It depends on how much labor you want to devote to the project. Milling your own materials adds a lot of time to a project. If you have a good source where you can purchase kiln dried S4S lumber of the type you need, you can start cutting pieces as soon as you get it home. I'm fortunate that I have two suppliers in my area that supply S4S hardwoods for very reasonable prices. Their quality is excellent and I can often select the highly figured pieces from their inventory as they supply to the local contractors who don't care for the highly figured wood.
    Lee Schierer
    USNA- '71
    Captain USN(Ret)

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  9. #9
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    Glen is correct that after planing and sanding you’ll get something around 7/8” from 4-4. You’ll get 1 1/8” from 5-4.

    if you want to be slavish to the plans, then have your supplier mill it down to 3/4 and 1” after sanding to 100g, both sides. You won’t waste much. Make sure he joints one edge and not obvious what edge it is, Mark it with blue tape.

    I think exact plan sizes are over-rated. You can adjust the height width and depth to suit your needs or to match the stock you are using. I use plans for design and instructions on how to mill and assemble. That’s actually the fun revising the plans.
    Regards,

    Tom

  10. #10

    Thank you

    Thank you for the inputs/answers, I seem to suffer from anal retentiveness.

    Ken

  11. #11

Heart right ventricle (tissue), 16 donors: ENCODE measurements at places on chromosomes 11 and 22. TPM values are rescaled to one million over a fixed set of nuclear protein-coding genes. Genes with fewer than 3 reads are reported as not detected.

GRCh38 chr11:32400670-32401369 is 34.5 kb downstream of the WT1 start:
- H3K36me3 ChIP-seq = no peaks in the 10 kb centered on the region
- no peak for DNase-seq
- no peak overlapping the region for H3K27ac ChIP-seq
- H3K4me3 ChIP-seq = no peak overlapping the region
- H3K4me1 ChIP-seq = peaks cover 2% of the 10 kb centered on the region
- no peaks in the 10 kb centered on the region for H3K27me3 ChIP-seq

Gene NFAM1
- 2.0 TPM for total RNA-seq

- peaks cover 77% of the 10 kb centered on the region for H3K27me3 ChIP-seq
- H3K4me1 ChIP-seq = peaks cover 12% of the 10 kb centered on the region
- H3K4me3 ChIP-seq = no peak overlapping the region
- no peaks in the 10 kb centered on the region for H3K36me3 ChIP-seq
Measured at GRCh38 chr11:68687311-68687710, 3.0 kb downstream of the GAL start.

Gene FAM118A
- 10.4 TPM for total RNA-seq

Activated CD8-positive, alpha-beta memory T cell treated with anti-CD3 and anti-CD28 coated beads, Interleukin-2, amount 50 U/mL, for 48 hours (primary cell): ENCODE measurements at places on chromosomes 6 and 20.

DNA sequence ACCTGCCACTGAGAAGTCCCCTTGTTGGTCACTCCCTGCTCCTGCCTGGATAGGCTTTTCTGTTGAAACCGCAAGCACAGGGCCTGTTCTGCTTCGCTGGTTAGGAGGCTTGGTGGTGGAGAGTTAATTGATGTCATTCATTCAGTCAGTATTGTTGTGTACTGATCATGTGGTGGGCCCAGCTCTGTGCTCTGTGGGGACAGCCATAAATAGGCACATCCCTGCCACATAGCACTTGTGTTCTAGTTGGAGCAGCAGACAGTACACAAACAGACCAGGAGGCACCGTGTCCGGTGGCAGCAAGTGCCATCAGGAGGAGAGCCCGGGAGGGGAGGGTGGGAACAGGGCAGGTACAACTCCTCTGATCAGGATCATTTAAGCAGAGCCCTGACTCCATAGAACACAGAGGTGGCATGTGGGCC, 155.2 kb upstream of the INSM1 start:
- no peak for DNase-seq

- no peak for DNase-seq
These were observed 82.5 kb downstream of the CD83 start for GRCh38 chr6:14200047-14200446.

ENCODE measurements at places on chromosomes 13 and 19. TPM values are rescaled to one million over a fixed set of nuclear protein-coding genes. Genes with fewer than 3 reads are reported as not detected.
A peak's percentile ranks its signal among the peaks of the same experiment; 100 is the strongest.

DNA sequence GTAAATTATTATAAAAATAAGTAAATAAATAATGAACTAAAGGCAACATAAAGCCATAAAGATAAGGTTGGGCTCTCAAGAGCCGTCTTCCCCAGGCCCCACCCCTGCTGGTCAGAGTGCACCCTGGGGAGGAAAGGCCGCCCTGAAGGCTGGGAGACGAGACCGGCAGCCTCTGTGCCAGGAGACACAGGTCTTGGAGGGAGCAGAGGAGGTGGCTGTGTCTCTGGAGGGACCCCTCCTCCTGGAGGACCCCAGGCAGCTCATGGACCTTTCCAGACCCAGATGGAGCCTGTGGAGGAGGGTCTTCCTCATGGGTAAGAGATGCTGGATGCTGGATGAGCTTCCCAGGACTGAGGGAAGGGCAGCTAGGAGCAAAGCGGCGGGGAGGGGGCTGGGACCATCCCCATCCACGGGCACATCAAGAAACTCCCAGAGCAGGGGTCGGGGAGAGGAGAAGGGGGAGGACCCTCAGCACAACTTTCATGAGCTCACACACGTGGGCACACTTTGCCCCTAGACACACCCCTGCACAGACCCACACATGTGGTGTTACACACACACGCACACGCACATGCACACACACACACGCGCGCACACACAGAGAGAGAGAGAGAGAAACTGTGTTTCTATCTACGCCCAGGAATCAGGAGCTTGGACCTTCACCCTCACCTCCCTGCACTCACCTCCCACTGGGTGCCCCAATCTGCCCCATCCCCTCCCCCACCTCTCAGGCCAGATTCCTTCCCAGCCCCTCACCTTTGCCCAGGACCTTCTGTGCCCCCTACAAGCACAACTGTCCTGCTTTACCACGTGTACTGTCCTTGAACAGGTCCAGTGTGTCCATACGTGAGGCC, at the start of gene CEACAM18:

My experience is that rough cut lumber is never flat and straight. S4S boards from the local lumberyard have smooth surfaces, but are also not flat and straight. Yes, clamps can pull pieces of wood flat and straight, but when the clamps are removed the pieces try to return to their resting states. The local hardwood lumber yard "surfaces" rough sawn boards using a machine they call a molding machine, that planes both surfaces simultaneously, so it does not remove twist.

    Making a board flat and straight starts with making one surface flat, either with hand plane or careful use of a jointer. A power planer makes the top surface smooth and parallel to the lower surface, so a power planer will make a twisted board into a slightly thinner twisted board.

    My experience is that making a "fairly straight" rough sawn piece of wood no longer than about 42" flat abd straight can take up to in extreme cases 1/4" of thickness, and longer pieces of wood more thickness.

  12. #12
    Join Date
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    Also to help maximize thickness rough cut length of parts prior to any milling. I usually cut 1/2 to 1” long after cutting off all end checks.
    Steve Jenkins, McKinney, TX. 469 742-9694
    Always use the word "impossible" with extreme caution

  13. #13
    The length of the parts is also going to have some effect. If you're attempting to mill 6" flat it's going to be easier than 6'. At 6' even the tiniest curve can result in needing to mill off quite a bit of material to flatten the board. At 6" not so much. Generally as a result it makes sense to rough cut parts down on the band saw, or circular saw before milling. Don't attempt to do this with a table saw, since it's more likely to bind if it's twisted cupped or bowed.